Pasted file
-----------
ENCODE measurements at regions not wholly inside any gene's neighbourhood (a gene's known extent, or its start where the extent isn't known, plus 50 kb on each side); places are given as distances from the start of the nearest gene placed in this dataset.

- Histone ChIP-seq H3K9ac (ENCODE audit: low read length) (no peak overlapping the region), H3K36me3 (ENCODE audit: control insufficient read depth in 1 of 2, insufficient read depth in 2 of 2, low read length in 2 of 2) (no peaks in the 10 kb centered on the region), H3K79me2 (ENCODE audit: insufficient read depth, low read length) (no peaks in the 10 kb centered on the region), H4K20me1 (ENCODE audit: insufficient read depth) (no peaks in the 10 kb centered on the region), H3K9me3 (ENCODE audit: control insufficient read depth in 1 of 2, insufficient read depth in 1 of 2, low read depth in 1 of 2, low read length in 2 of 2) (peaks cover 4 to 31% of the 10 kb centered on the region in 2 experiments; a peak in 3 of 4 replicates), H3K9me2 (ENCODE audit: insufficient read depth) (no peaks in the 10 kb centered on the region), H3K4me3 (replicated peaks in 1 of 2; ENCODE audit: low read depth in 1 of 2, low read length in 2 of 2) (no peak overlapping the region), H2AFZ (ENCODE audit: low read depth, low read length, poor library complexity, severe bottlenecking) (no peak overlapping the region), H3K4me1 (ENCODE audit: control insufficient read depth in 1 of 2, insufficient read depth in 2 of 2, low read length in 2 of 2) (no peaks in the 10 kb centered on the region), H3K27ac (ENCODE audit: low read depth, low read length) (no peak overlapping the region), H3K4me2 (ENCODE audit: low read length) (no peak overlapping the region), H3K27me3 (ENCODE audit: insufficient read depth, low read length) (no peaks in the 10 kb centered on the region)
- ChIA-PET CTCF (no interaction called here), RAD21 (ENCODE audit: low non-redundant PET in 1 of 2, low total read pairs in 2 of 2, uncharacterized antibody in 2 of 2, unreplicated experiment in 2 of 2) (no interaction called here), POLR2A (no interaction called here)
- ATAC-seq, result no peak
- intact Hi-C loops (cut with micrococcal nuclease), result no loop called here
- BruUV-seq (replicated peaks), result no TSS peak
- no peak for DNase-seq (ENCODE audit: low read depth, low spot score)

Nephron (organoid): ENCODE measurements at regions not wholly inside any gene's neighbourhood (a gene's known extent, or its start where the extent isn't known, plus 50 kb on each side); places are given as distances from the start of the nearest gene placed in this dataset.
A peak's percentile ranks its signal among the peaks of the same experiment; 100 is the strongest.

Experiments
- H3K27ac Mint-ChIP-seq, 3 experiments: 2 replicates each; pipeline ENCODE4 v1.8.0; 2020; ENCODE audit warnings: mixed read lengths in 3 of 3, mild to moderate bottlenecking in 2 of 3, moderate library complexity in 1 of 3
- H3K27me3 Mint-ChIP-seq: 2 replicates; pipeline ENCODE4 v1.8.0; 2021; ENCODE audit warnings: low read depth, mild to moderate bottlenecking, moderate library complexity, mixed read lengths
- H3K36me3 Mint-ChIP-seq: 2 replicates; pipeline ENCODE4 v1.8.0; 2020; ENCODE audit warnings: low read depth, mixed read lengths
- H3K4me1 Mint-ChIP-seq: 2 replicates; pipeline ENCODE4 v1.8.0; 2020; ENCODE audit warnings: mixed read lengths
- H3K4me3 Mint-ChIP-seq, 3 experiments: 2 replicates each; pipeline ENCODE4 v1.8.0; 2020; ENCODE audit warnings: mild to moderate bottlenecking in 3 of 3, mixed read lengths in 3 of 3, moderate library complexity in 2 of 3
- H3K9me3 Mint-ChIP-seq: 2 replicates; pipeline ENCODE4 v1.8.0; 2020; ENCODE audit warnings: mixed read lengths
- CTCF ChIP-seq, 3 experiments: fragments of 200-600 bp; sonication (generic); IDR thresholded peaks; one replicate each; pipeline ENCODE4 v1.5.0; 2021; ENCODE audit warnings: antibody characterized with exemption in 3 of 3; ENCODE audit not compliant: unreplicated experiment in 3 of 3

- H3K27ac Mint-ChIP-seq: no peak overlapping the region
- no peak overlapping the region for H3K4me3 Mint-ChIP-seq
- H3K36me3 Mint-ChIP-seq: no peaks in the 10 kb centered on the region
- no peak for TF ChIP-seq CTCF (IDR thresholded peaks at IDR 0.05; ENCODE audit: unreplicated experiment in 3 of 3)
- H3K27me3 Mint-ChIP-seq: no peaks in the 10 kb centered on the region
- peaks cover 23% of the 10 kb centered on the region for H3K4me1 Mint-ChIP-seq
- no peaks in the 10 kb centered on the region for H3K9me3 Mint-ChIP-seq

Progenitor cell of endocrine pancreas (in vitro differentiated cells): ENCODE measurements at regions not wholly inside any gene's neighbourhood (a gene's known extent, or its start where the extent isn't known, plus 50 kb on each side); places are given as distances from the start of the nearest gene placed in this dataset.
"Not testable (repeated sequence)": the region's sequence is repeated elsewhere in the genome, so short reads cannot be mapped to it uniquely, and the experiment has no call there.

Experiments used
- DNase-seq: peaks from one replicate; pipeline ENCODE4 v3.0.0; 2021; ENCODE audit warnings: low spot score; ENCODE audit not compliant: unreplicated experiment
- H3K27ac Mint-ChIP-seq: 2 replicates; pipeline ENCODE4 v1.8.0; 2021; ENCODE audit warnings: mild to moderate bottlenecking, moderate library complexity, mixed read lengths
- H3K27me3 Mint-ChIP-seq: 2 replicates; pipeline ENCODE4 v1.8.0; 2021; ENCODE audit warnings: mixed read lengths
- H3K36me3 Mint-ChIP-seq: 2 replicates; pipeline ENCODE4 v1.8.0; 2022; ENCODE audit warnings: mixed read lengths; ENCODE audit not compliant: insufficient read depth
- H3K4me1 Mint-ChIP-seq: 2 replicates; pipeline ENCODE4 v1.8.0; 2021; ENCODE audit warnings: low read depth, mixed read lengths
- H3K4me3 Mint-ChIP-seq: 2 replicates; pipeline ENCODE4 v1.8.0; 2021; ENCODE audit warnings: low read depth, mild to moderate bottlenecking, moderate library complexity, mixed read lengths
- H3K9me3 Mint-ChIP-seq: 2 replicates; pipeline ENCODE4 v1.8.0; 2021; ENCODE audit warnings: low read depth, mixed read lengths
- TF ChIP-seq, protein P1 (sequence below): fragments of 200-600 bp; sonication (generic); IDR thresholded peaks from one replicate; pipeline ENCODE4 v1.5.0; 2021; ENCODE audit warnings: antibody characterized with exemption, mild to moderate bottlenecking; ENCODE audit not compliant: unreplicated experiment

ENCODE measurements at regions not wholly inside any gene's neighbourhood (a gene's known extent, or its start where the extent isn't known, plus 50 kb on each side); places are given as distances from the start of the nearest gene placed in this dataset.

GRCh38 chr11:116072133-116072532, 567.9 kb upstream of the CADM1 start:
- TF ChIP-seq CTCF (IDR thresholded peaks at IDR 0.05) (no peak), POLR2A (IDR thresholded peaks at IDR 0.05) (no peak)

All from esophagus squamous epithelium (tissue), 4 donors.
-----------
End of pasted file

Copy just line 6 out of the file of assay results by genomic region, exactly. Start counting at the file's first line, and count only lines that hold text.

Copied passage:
- BruUV-seq (replicated peaks), result no TSS peak